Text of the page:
Trained health workers measured weight, height, body fat percentages (including the total BF%, trunk BF%, and arm and leg BF%). Using a body composition analyzer (BC601, TANITA, method of BIA) weight was measured to the nearest 0.1 kg with the participant standing without shoes and wearing a single layer of clothing. Height was measured without shoes to the nearest 0.1 cm using SECA 206 wall-mounted metal tapes. Percentages of body fat were calculated using software with aproprietary algorithm which requires age, gender, height, and physical activity level inputs by technicians. According to the Chinese definitions, we defined the overweight and obesity based on BMI (the ratio of weight in kilograms and height in meters2) cutoff points of 24 and 28 kg/m2, respectively.
Total physical activity and sedentary behavior assessment
We used the standard physical activity questionnaire to calculate the average metabolic equivalents of task (MET) hours per day to indicate the PA level, which comprised four PA domains: travel, occupational, leisure and domestic. The ratio of a person’s working metabolic rate relative to their resting (basal) metabolic rate defined was the definition of a MET unit. Thus, the average MET-hours per week measurements comprised both the time spent in each activity and the average intensity of each activity (or sub-activity). We categorized the total MET-hours per day into slightly PA, moderate PA, moderate-vigorous PA (MVPA) and vigorous PA according to the interquartile. Details on how these values were calculated were described elsewhere (24-26).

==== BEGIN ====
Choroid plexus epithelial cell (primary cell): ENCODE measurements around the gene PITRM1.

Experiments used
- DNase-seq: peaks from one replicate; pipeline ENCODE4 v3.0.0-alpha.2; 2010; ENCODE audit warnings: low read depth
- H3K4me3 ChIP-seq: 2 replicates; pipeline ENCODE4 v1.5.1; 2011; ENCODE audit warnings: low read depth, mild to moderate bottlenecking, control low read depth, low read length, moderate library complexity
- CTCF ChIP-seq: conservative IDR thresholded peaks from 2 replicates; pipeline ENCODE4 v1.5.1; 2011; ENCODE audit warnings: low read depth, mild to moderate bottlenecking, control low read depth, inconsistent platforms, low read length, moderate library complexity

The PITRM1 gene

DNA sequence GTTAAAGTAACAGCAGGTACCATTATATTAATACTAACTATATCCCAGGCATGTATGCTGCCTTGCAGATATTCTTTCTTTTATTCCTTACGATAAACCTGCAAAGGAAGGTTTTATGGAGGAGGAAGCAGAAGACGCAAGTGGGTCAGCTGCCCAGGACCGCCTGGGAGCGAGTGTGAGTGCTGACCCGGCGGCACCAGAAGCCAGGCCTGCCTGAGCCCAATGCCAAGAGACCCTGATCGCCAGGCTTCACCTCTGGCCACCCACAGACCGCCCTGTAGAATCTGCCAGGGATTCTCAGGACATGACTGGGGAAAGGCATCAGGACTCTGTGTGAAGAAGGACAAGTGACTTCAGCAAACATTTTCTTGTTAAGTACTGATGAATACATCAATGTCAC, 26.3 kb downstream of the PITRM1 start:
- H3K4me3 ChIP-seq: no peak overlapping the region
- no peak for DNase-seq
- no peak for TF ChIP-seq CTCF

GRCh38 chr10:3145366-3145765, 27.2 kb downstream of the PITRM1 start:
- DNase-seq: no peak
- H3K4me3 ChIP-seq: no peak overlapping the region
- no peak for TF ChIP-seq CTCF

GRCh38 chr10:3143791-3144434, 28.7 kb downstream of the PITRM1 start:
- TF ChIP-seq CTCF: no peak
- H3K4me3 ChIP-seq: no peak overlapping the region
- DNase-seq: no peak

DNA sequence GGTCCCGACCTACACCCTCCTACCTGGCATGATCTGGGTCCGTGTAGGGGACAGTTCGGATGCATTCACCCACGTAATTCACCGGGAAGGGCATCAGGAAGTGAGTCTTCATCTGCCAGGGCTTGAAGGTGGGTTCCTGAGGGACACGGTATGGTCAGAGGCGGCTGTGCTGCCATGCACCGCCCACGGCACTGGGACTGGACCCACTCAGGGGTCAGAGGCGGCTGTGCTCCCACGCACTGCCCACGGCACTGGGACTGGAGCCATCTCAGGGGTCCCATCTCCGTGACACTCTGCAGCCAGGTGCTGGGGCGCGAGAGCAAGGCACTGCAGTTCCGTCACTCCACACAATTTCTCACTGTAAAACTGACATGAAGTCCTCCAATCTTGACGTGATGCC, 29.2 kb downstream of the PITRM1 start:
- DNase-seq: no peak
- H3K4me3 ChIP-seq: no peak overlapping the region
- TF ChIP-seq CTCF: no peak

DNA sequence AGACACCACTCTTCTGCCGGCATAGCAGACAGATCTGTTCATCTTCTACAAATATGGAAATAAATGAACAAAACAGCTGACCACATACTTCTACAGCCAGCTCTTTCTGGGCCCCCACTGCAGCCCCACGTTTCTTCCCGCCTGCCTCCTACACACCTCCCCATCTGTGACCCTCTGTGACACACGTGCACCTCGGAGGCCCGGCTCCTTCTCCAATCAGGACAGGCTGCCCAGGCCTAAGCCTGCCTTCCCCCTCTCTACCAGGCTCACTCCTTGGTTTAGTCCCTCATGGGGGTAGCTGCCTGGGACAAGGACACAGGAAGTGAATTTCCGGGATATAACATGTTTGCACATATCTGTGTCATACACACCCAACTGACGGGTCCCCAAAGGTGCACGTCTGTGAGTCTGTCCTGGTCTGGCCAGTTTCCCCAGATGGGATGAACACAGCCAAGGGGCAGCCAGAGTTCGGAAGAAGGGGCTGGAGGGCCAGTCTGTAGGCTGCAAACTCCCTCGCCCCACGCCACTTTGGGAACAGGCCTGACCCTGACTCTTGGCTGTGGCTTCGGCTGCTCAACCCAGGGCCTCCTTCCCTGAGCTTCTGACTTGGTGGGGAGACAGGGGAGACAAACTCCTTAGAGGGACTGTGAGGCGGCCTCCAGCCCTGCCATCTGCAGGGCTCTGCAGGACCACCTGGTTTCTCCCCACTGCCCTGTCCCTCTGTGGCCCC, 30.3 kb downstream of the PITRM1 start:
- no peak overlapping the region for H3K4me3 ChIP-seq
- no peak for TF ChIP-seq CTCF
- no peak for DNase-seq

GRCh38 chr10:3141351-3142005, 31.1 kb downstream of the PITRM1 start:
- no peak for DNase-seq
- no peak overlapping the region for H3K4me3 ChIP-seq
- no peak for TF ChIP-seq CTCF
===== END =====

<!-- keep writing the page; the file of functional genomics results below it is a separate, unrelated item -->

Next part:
Sedentary behaviors were calculated as the average hours per day (hr/day) spent in various non-occupational recreational activities, including watching TV or movies/videos, reading/writing, board games and computer usage. Time spent engaged in these kinds of activities were summed to obtain total time expenditure on sedentary behaviors, which was not included in the physical activity calculation.